New Settlement, New Beginnings

It was extremely hot. Sweat was dripping down from Nima’s face, landing on the hard dirt beneath. Thick early-monsoon clouds started forming on the horizon. However, extreme temperatures notwithstanding, Nima was still able to start constructing his new house in Bhedichaur, Sindhupalchok. With the support of one another, Nima’s community was about to finish construction of 20 houses in their new settlement. The 2015 earthquake destroyed everything they had in Simple Kavre, their old settlement. They had built temporary shelters on a nearby hill, using tarps and any local materials they could find, but the looming threat of landslides made it too dangerous to stay there. “Together with the geologists from the DS II project, we did a geo-survey and they said that our land is not safe and that we need to move to other areas”, says Nima Tsering Lama, the displaced community’s chairperson.

“We were worried about searching for new land and the procedures related to that. We had been living in this place for years and now we lost everything. The DS II project helped us get the required documents, visit NRA offices and speed up all the procedures,” he explains.

One of the main objectives of DS II project is to link the earthquake/affected communities with a Land Surveyor for land markation of new lands, prepare the required documents for receiving land grants and housing grants in National Reconstruction Authority office and speed up the procedures in Land Registration Office to get new land ownership certificates.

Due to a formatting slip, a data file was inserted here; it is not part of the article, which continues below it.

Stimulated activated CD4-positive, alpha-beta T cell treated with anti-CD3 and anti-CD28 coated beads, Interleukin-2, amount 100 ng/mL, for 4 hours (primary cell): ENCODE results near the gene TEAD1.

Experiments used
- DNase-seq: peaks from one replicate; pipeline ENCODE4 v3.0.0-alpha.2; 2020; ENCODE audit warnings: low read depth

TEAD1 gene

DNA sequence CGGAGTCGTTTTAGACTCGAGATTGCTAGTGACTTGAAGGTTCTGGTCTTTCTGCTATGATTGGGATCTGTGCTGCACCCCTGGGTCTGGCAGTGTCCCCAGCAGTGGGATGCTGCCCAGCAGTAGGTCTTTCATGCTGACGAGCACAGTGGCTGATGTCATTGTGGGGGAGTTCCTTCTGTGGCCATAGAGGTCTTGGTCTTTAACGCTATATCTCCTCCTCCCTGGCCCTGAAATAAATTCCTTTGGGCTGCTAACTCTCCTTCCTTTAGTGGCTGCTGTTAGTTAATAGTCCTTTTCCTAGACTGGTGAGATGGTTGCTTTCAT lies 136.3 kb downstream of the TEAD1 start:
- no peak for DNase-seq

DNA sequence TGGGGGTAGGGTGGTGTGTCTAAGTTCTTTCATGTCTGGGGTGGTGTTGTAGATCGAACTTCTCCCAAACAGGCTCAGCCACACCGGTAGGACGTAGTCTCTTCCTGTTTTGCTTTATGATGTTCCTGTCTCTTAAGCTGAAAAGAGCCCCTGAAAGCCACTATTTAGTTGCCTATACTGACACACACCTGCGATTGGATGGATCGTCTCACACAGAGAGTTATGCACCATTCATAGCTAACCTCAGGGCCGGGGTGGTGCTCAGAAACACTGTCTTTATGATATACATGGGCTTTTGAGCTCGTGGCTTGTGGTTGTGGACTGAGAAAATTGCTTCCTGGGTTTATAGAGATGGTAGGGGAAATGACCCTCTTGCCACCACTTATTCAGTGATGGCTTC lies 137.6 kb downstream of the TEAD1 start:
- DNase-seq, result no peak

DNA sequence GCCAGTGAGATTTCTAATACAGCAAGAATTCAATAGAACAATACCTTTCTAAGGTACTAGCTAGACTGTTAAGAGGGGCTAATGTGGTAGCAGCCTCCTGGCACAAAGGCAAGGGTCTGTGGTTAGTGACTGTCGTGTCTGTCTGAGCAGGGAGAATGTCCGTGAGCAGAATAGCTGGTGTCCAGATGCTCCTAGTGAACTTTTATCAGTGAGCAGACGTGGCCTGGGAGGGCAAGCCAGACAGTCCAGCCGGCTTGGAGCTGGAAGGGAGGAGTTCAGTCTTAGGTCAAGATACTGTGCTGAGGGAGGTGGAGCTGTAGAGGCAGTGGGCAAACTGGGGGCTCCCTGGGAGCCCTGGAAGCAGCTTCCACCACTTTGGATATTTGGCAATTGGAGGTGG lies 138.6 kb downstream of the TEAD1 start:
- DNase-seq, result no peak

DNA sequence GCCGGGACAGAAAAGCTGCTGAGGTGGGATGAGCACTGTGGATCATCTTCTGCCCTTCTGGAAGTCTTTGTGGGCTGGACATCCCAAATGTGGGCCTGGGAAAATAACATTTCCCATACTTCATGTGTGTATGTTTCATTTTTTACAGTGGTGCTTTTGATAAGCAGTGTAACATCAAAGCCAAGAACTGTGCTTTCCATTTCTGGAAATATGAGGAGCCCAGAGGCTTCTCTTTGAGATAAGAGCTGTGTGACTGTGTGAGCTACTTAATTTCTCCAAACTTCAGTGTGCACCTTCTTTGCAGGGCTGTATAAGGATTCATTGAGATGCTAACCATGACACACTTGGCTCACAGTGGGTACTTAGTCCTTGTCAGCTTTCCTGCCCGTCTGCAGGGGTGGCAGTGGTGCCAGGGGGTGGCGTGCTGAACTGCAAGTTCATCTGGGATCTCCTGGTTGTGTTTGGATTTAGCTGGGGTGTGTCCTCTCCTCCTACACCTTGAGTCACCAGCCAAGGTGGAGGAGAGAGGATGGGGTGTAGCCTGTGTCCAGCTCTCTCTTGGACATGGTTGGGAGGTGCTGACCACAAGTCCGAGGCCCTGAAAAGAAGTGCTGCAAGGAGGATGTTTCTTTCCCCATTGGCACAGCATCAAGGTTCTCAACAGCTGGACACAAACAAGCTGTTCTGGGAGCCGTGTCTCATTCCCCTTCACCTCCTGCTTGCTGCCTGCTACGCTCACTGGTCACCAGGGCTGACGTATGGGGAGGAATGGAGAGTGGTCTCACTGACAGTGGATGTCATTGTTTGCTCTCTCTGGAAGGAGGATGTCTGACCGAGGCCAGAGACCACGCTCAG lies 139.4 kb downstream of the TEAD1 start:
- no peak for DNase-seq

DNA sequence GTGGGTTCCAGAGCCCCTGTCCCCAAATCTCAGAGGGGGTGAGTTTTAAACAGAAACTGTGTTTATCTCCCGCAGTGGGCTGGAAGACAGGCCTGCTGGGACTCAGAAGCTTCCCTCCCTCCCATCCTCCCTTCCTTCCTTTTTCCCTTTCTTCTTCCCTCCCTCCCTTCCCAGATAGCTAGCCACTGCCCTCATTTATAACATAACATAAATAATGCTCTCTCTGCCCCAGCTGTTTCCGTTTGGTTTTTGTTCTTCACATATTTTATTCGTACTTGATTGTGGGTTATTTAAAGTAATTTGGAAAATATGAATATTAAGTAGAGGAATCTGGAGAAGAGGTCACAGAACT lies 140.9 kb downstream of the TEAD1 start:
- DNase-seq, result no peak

“All twenty families from Simple Kavre received both the land and housing grant to build new houses in a safer location. Our children can go to a nearby school, which is 10-15 minutes away by walk. Now, we also have access to health facilities, which were quite difficult to come by in our old settlement,” adds Nima. “There is no water source in this new settlement, so we are facing some difficulties finishing construction of our houses. We have submitted our land papers and other required documents to the rural municipality to get access to a local water supply, as well as to get connected to the electricity grid, and are hoping to receive an answer soon.”

“Although we are on safe land now, we are worried about our livelihood opportunities. Most of us were dependent on agriculture and now we do not have land for farming. Some 10-12 families continue to do their farming in the old settlement but are worried about landslide risks. We have to start everything over again in the new place,” says Nima Tsering Lama with a grim on his face.

Nima’s family is now ready to start anew, but challenges remain.

Author: Sajana Shrestha/People in Need



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